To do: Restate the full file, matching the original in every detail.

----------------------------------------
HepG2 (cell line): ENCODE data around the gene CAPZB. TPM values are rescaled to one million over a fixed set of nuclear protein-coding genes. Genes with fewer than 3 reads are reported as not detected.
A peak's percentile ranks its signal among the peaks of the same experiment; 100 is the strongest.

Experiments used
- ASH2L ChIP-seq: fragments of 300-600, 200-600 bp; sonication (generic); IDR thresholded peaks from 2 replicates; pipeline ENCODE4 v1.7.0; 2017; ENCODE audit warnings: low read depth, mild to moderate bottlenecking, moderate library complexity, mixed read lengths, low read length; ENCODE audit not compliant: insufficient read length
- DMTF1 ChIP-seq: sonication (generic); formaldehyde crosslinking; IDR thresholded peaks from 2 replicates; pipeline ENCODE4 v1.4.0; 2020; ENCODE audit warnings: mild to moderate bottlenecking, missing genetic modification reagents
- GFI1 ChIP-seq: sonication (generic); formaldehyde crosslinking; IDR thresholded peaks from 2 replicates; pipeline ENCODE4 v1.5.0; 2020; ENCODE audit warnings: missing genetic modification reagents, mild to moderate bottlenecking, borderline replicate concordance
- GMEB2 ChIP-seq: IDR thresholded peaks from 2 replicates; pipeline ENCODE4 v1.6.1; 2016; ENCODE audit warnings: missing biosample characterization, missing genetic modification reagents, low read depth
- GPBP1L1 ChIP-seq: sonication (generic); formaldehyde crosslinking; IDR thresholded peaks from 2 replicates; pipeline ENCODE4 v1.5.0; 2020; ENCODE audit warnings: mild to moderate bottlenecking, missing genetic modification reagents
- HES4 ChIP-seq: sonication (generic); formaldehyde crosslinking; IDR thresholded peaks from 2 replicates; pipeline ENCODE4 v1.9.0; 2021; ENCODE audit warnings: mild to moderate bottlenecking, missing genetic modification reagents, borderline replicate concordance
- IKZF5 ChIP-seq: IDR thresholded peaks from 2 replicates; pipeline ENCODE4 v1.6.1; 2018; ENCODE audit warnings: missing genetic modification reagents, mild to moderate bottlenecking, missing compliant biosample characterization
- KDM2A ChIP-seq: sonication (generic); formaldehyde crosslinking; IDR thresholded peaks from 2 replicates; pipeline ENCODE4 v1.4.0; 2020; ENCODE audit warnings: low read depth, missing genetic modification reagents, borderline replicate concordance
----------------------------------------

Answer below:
HepG2 (cell line): ENCODE data around the gene CAPZB. TPM values are rescaled to one million over a fixed set of nuclear protein-coding genes. Genes with fewer than 3 reads are reported as not detected.
A peak's percentile ranks its signal among the peaks of the same experiment; 100 is the strongest.

Experiments used
- ASH2L ChIP-seq: fragments of 300-600, 200-600 bp; sonication (generic); IDR thresholded peaks from 2 replicates; pipeline ENCODE4 v1.7.0; 2017; ENCODE audit warnings: low read depth, mild to moderate bottlenecking, moderate library complexity, mixed read lengths, low read length; ENCODE audit not compliant: insufficient read length
- DMTF1 ChIP-seq: sonication (generic); formaldehyde crosslinking; IDR thresholded peaks from 2 replicates; pipeline ENCODE4 v1.4.0; 2020; ENCODE audit warnings: mild to moderate bottlenecking, missing genetic modification reagents
- GFI1 ChIP-seq: sonication (generic); formaldehyde crosslinking; IDR thresholded peaks from 2 replicates; pipeline ENCODE4 v1.5.0; 2020; ENCODE audit warnings: missing genetic modification reagents, mild to moderate bottlenecking, borderline replicate concordance
- GMEB2 ChIP-seq: IDR thresholded peaks from 2 replicates; pipeline ENCODE4 v1.6.1; 2016; ENCODE audit warnings: missing biosample characterization, missing genetic modification reagents, low read depth
- GPBP1L1 ChIP-seq: sonication (generic); formaldehyde crosslinking; IDR thresholded peaks from 2 replicates; pipeline ENCODE4 v1.5.0; 2020; ENCODE audit warnings: mild to moderate bottlenecking, missing genetic modification reagents
- HES4 ChIP-seq: sonication (generic); formaldehyde crosslinking; IDR thresholded peaks from 2 replicates; pipeline ENCODE4 v1.9.0; 2021; ENCODE audit warnings: mild to moderate bottlenecking, missing genetic modification reagents, borderline replicate concordance
- IKZF5 ChIP-seq: IDR thresholded peaks from 2 replicates; pipeline ENCODE4 v1.6.1; 2018; ENCODE audit warnings: missing genetic modification reagents, mild to moderate bottlenecking, missing compliant biosample characterization
- KDM2A ChIP-seq: sonication (generic); formaldehyde crosslinking; IDR thresholded peaks from 2 replicates; pipeline ENCODE4 v1.4.0; 2020; ENCODE audit warnings: low read depth, missing genetic modification reagents, borderline replicate concordance